Tuesday, October 23, 2018

23. Outdoor Living

One of the lovely by-products of this gardening adventure was spending more time outside—even when I wasn't working, weeding, or watering.

I’d wanted a hammock for a long time, and finally bit the bullet and found one on sale at Target. I assembled it myself (persevering when the written instructions stumped me). I did a lot of reading earlier in the summer before the temperatures soared.

My daughter and I found badminton rackets and birdies on sale at Walgreen’s, so that became a fun pastime too. That child and I can really crack each other up. We laughed really hard as we worked on improving the number of times we can keep the birdie volleying between us. One evening, she kept getting the birdies caught in the tree. We giggled as we threw the rackets in the air hoping to shake the birdies out. Next she hit the birdie and it landed in the gutter on the front of the house. I shook my head at the absurdity of it all and walked to my tool shed where I stored my ladder.

I walked through the gate entrance into the back yard and looked up and ahead. For the first time this summer, I looked at my back yard from a different perspective. I saw the wildness still needing to be tamed and for the first time, I did not see it as ugly or something that needed to be fixed.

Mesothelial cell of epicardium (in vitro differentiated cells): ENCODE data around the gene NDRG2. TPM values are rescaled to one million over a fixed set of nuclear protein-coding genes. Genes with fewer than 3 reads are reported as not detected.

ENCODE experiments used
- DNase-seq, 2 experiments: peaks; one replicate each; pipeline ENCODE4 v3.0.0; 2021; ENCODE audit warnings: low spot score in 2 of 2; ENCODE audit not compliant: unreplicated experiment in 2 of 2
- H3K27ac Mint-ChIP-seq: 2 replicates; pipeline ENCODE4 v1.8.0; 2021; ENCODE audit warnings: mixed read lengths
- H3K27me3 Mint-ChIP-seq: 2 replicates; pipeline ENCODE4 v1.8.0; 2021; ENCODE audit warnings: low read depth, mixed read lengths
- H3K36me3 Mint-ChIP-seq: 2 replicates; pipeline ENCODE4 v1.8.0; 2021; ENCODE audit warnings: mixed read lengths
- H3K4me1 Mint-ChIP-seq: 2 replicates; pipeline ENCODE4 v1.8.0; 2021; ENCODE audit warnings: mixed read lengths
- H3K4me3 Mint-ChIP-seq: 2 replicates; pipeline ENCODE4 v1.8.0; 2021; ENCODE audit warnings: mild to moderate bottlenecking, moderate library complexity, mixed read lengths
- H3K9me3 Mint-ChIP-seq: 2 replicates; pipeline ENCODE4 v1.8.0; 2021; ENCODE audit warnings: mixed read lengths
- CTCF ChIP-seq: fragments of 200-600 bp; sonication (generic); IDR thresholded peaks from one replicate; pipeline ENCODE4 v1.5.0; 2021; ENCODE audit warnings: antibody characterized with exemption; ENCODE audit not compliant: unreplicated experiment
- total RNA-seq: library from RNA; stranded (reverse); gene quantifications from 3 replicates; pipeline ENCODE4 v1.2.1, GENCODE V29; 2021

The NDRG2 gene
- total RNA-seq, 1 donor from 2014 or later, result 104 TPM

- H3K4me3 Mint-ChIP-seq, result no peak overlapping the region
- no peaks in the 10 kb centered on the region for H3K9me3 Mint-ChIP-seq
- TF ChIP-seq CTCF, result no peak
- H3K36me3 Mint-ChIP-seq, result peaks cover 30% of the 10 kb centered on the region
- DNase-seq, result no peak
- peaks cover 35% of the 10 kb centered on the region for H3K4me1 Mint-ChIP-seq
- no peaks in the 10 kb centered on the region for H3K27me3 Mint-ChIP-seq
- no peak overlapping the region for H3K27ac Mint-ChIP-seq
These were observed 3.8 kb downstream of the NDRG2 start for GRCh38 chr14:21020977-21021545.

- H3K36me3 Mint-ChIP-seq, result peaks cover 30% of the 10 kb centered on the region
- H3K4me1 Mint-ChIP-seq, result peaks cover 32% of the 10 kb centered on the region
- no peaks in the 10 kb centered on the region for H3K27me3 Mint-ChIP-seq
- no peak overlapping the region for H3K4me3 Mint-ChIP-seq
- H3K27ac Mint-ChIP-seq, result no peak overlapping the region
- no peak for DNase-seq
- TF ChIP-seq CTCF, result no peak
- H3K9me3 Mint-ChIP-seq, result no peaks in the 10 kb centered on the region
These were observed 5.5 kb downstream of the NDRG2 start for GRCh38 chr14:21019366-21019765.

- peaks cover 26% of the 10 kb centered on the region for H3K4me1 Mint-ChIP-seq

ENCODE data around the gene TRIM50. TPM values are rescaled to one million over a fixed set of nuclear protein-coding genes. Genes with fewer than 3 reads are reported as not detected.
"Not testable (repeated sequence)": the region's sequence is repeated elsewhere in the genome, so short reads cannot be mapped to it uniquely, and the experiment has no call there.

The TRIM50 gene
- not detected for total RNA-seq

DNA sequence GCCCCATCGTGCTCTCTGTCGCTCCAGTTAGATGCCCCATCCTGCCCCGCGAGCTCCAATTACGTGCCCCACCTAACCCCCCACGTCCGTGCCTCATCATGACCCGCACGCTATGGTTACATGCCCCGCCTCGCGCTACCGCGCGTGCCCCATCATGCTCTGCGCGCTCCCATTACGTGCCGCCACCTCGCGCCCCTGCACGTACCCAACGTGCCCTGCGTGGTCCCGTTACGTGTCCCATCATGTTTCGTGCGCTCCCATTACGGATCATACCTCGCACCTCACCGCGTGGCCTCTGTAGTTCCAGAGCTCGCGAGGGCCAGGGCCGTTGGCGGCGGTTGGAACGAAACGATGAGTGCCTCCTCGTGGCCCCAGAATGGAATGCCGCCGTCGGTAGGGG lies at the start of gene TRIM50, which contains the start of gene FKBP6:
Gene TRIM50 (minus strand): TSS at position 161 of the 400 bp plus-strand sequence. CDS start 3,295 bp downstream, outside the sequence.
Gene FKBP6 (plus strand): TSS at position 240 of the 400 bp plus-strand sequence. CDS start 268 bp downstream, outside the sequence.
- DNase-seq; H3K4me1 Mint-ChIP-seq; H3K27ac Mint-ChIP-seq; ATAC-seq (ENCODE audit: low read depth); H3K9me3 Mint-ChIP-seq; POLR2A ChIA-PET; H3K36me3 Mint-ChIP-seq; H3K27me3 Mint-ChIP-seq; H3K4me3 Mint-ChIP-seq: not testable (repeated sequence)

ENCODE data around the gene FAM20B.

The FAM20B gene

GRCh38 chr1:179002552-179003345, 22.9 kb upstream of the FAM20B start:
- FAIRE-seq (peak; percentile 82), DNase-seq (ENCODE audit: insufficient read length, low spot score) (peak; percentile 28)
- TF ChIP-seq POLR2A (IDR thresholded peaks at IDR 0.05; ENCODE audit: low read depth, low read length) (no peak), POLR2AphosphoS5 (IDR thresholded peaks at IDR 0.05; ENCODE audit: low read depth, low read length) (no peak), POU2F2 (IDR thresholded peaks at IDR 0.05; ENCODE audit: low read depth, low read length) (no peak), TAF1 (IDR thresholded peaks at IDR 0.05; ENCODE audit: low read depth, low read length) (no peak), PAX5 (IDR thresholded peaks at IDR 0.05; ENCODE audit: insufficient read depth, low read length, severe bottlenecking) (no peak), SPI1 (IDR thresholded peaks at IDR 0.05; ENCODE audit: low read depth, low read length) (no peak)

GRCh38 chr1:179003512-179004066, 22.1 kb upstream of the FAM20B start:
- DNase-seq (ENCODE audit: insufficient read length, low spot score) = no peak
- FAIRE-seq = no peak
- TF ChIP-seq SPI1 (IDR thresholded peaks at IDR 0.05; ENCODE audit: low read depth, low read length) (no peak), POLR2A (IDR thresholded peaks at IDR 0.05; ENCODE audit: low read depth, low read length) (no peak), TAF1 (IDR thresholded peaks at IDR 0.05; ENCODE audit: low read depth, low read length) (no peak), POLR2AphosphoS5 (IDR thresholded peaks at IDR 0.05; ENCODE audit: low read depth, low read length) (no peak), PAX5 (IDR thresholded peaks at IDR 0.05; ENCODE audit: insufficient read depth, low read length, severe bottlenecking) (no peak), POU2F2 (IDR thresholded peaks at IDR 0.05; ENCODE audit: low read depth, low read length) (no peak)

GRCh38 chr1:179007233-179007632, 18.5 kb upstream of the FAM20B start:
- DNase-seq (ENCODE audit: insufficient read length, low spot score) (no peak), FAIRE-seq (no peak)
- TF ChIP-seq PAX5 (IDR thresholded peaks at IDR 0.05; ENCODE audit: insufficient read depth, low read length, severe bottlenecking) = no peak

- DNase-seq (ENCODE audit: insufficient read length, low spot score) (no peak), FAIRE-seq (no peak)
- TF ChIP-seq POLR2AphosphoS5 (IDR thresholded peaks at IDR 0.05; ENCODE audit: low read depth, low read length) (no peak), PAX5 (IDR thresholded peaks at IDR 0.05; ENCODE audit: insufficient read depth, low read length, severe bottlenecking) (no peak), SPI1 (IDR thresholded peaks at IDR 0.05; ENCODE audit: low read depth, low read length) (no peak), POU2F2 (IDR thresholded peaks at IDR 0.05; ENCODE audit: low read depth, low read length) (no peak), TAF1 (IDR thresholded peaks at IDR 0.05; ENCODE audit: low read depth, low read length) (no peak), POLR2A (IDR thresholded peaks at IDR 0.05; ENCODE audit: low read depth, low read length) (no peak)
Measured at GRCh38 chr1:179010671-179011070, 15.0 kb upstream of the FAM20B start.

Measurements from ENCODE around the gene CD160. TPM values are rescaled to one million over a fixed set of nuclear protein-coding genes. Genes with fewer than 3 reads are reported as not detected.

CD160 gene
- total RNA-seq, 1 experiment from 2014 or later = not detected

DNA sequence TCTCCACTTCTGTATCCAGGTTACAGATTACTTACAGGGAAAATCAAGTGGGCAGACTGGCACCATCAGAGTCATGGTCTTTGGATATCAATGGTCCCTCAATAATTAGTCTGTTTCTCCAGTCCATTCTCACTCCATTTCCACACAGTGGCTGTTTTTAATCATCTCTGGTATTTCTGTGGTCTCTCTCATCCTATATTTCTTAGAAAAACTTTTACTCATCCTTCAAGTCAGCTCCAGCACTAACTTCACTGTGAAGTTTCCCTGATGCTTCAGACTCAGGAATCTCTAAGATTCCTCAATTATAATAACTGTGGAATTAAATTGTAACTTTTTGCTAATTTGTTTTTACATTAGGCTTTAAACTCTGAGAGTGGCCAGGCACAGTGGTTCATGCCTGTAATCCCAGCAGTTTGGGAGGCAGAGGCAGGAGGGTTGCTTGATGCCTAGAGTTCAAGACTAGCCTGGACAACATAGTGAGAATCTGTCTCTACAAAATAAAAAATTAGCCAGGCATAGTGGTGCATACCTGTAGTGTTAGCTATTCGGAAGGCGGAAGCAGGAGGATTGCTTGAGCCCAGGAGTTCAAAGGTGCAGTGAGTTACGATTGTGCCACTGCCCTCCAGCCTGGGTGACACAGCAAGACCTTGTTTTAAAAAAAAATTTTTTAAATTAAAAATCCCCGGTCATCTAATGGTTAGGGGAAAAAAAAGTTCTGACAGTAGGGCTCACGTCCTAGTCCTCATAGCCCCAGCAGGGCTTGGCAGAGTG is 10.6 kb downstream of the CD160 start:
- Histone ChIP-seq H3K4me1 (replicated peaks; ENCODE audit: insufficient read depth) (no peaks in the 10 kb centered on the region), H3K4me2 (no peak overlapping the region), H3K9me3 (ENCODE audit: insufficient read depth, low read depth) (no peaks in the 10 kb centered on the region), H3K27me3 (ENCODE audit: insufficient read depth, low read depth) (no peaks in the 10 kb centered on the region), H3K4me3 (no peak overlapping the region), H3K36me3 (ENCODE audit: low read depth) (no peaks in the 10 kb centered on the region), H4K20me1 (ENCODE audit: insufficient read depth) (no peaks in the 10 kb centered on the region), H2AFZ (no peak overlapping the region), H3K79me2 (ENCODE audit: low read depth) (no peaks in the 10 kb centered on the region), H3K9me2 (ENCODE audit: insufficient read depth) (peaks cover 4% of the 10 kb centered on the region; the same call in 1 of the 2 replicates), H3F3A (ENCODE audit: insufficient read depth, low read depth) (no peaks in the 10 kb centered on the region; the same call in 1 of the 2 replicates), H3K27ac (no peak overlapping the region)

What I saw, instead, was a space full of potential. And I saw myself different, too. I knew I had the enthusiasm, curiosity, and patience to transform it.

Monday, October 22, 2018

22. Welcome to the Neighborhood, Ladies

After days of devoted watering and pulling weeds that threatened to choke out the plants that were intended to grow, the day finally arrived. My first zinnia appeared. It didn't take long for other blossoms to follow and I was ecstatic. I visited my garden every morning and evening to take in the beauty and monitored the changes that occur.